An investigation into levels of methylmercury in a small sampling of commercial dog food offers good news for dog owners.
Of the 24 diets tested, only three were positive for low concentrations of total mercury, and only one of those contained detectable methylmercury.
“The concentrations detected are unlikely to pose a risk to healthy adult dogs,” says lead author Rae Sires, a nutrition resident at the University of California, Davis Veterinary Medical Teaching Hospital. “These results should be reassuring to dog owners.”
Excess mercury exposure is a health hazard for people and animals. Depending on the method of exposure—such as skin contact, ingestion, or inhalation—it can lead to respiratory and gastrointestinal disease, kidney injury, impacted fetal development, and neurologic issues. While previous studies have measured total mercury in commercial pet foods, additional testing for methylmercury had taken place.
“That is the form where we worry about bioaccumulation or the ability to become more concentrated in animal tissues as it moves through the food chain,” Sires says. “We know there is some level of total mercury in commercial dog foods based on recent studies, but we didn’t yet know whether it is cause for concern.”
Because methylmercury is known for its presence in aquatic species, Sires said the researchers evaluated diets containing fish—mostly salmon—and control samples, which didn’t have fish-based ingredients. Out of the 24 diets tested, only three were positive for low concentrations of total mercury, and only one of those contained detectable methylmercury.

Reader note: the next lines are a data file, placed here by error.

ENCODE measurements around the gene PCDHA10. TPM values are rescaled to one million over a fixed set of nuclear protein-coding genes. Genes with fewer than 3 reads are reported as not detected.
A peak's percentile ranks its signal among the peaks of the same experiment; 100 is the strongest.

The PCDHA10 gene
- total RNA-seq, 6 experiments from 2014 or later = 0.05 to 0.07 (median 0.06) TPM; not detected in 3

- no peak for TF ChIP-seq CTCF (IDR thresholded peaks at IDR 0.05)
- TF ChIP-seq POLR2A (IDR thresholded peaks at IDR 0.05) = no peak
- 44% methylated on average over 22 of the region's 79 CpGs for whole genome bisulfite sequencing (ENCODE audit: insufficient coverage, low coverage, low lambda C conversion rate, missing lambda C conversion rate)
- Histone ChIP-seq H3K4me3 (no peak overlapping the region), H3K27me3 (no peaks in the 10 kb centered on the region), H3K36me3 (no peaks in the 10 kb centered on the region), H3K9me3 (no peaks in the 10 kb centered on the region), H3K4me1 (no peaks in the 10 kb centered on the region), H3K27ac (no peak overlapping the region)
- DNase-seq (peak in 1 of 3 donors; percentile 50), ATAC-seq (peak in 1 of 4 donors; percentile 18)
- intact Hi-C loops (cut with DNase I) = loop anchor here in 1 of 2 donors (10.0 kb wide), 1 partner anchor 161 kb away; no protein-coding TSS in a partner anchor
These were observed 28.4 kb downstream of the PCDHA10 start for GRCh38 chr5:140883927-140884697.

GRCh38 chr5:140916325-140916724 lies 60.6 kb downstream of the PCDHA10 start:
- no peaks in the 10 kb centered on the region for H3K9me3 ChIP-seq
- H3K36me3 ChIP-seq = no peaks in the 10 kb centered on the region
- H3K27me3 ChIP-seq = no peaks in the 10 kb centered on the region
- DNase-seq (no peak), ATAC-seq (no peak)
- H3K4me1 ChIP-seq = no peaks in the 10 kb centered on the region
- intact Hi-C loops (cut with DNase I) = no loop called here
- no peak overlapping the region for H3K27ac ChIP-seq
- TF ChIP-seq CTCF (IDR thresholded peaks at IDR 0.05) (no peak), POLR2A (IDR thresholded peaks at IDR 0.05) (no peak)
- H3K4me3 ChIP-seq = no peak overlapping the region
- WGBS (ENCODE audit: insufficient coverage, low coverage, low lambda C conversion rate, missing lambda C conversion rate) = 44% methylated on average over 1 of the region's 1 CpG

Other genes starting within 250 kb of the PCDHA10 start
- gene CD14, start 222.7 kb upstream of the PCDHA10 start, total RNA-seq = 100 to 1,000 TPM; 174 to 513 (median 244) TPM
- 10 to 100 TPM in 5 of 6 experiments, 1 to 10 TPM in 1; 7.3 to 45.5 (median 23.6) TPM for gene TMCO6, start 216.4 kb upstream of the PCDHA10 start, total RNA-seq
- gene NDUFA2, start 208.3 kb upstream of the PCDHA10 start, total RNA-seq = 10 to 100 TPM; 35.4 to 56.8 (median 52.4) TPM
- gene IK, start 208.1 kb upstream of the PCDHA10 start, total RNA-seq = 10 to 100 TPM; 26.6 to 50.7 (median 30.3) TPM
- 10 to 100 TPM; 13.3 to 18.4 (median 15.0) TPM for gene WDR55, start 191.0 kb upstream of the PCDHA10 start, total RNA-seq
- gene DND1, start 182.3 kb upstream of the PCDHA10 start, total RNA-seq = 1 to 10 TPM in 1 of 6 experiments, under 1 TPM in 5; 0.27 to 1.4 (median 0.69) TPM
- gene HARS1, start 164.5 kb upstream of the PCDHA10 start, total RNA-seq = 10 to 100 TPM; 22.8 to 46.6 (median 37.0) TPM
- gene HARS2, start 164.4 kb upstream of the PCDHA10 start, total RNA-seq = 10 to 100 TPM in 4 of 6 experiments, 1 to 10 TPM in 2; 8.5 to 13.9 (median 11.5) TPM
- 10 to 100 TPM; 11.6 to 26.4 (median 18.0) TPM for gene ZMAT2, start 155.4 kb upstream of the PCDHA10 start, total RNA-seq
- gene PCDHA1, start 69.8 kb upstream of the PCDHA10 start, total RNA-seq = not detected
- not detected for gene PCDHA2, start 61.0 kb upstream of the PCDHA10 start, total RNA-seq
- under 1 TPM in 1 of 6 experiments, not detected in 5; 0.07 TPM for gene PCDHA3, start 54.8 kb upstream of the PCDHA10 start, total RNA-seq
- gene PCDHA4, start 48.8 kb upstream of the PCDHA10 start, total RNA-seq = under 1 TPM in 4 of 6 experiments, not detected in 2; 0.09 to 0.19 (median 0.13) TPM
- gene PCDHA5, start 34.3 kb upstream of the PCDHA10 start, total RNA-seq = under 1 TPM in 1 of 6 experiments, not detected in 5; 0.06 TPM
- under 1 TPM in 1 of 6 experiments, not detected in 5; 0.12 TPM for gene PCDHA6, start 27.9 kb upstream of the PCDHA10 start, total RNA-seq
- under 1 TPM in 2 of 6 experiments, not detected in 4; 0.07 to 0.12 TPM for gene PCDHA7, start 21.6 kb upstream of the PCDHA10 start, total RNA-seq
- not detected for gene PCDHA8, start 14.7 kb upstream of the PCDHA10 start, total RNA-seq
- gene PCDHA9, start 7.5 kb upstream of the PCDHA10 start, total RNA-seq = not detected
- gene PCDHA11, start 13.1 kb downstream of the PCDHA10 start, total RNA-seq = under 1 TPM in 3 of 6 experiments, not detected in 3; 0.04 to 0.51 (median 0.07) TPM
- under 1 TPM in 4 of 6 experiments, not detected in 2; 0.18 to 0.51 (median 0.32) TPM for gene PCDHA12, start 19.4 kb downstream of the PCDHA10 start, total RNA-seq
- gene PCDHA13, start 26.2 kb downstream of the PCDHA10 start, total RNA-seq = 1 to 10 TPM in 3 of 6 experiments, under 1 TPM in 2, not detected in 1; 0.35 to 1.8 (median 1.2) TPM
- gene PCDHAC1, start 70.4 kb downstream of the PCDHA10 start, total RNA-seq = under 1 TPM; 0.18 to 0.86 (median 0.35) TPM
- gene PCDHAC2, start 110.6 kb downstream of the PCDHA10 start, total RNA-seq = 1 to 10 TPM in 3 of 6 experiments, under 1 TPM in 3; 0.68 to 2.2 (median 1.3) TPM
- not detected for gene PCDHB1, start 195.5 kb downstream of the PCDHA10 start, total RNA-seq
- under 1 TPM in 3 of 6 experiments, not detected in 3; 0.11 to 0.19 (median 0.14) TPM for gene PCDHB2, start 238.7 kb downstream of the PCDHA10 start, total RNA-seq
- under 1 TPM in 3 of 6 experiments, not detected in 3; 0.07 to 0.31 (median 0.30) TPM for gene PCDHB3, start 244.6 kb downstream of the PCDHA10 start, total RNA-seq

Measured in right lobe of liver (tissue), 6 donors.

Surprisingly, Sires says they found two of the three positive samples among the non-fish diets, suggesting that common sources of mercury in pet foods may not originate from seafood.
Sires acknowledged this study included a relatively small sample size. She says it should be viewed as a jumping-off point for further research that could expand to cover more samples and completed over a longer period of time and seasons.
“We need more data to determine where the total mercury detected in dog foods is coming from, but our study doesn’t support avoiding fish or salmon-based diets,” Sires says.
Sires completed the project as part of her residency training and presented the findings at the recent Veterinary Resident & Intern Research Symposium. The study also appears in Topics in Companion Animal Medicine.
Funding came via the Center for Companion Animal Health at the UC Davis School of Veterinary Medicine.
Source: UC Davis